The December issue looks at the work states face to deal with the health care needs of an aging population and new approaches to teacher evaluations.
Changes in fiscal federalism over the 20th century, recessions in the early and late years of the first decade of the 21st century, and recent extraordinary budget pressures beginning in early 2008 have led lawmakers in many states to take a fresh look at their tax systems and consider whether they meet the current and future needs of their respective governments. Since 2000, at least 37 states have convened tax study commissions—legislative, executive, private sector or some combination—to examine the state tax structure and recommend changes.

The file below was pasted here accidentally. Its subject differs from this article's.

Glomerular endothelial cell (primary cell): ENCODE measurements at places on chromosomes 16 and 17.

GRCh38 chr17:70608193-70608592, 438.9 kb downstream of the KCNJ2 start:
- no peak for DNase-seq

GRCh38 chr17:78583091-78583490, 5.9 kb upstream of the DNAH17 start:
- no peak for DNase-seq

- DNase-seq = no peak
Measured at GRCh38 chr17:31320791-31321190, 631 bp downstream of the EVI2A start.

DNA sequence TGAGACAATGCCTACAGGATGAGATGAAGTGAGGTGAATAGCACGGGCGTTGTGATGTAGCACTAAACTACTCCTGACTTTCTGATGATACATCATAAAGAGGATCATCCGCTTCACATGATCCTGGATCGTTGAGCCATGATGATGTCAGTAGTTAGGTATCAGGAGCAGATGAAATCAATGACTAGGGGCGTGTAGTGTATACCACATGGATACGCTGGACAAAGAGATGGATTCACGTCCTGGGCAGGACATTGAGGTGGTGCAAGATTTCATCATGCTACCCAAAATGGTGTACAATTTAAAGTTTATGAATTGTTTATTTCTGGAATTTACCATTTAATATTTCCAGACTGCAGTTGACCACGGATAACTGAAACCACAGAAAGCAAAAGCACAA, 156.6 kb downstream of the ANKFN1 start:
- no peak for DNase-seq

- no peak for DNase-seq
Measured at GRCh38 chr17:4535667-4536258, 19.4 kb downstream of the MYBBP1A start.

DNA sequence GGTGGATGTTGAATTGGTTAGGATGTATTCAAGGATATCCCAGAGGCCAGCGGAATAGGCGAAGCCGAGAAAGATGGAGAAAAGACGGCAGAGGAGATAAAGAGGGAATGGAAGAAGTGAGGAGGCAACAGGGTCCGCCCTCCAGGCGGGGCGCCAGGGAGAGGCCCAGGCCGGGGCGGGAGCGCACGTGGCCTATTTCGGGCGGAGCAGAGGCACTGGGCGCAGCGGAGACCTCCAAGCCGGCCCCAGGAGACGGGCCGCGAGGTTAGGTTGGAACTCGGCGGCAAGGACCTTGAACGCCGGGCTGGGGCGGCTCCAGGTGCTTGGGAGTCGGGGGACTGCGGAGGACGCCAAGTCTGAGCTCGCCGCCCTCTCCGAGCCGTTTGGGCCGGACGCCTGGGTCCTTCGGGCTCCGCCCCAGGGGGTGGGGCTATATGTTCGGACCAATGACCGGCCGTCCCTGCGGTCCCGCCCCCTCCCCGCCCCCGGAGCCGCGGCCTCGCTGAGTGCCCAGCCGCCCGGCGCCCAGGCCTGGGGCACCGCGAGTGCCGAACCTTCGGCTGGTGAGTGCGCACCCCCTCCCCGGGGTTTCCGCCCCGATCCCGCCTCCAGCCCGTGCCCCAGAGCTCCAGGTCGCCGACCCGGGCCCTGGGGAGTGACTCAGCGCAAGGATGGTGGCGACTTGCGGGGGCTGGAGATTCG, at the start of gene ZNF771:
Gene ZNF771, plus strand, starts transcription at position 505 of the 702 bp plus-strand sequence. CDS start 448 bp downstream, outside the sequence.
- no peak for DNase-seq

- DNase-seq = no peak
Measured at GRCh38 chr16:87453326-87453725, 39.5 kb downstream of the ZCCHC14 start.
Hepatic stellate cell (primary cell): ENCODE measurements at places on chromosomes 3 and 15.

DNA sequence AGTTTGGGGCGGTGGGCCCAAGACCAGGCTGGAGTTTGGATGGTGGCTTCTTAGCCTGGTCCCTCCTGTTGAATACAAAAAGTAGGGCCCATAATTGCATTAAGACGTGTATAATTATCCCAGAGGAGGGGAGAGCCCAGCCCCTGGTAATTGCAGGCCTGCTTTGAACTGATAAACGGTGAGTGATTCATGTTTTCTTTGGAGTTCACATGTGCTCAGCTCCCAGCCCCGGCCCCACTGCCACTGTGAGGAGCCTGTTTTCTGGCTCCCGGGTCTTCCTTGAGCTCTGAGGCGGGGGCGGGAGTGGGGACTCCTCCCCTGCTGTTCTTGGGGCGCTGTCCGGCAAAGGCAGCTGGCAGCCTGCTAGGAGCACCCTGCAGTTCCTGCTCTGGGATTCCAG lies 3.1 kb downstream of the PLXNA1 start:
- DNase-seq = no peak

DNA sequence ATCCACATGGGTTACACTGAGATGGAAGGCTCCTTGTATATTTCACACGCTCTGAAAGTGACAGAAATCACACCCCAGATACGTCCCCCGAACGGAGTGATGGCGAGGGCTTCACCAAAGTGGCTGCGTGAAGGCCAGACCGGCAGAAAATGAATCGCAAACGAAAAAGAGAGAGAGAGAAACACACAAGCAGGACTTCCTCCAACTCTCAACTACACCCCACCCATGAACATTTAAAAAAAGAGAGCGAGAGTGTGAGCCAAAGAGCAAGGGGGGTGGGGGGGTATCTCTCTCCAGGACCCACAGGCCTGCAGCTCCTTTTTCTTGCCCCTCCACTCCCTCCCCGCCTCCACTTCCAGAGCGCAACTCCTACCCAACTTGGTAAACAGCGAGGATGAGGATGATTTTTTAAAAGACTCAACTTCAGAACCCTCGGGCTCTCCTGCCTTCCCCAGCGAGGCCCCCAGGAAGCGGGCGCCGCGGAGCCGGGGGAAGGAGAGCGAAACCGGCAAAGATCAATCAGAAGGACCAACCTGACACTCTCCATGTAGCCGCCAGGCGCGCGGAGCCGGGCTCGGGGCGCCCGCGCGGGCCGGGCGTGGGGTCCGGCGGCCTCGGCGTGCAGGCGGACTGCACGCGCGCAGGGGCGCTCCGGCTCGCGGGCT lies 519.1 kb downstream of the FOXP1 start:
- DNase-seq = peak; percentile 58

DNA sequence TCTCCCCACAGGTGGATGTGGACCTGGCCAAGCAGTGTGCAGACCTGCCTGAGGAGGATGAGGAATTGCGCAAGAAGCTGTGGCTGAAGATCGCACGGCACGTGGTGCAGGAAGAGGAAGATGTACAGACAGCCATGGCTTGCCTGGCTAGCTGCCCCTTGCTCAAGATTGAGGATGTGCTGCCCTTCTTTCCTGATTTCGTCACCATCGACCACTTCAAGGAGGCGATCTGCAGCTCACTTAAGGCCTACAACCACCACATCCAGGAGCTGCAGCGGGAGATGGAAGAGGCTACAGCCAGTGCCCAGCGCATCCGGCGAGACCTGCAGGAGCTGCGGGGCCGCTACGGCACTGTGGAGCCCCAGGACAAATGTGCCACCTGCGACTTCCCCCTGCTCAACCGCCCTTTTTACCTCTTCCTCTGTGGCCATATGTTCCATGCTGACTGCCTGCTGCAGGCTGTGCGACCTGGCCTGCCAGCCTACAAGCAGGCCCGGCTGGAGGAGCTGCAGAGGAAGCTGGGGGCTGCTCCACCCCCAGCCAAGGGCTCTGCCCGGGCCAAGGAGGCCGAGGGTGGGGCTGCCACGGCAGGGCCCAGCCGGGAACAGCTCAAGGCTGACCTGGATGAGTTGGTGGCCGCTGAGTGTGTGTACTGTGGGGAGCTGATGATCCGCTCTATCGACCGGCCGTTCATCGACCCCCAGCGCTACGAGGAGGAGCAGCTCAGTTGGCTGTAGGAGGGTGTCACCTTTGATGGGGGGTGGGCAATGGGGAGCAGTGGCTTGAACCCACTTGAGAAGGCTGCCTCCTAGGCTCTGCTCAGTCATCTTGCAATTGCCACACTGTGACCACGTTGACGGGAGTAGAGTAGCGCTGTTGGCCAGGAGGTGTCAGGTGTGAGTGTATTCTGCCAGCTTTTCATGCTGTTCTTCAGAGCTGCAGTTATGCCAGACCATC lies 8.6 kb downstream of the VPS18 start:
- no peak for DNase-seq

This report is designed to provide new legislators—or legislators who have limited experience in tax policy—with basic tools for evaluating various state taxes. It provides an overview of current state tax systems. It also evaluates each major state tax on seven criteria developed by a group of legislators, legislative staff and other tax experts convened by NCSL in the early 1990s. The seven criteria are reliability, equity, compliance, administrative issues, interstate and international competition, economic neutrality, and accountability.
This report includes:
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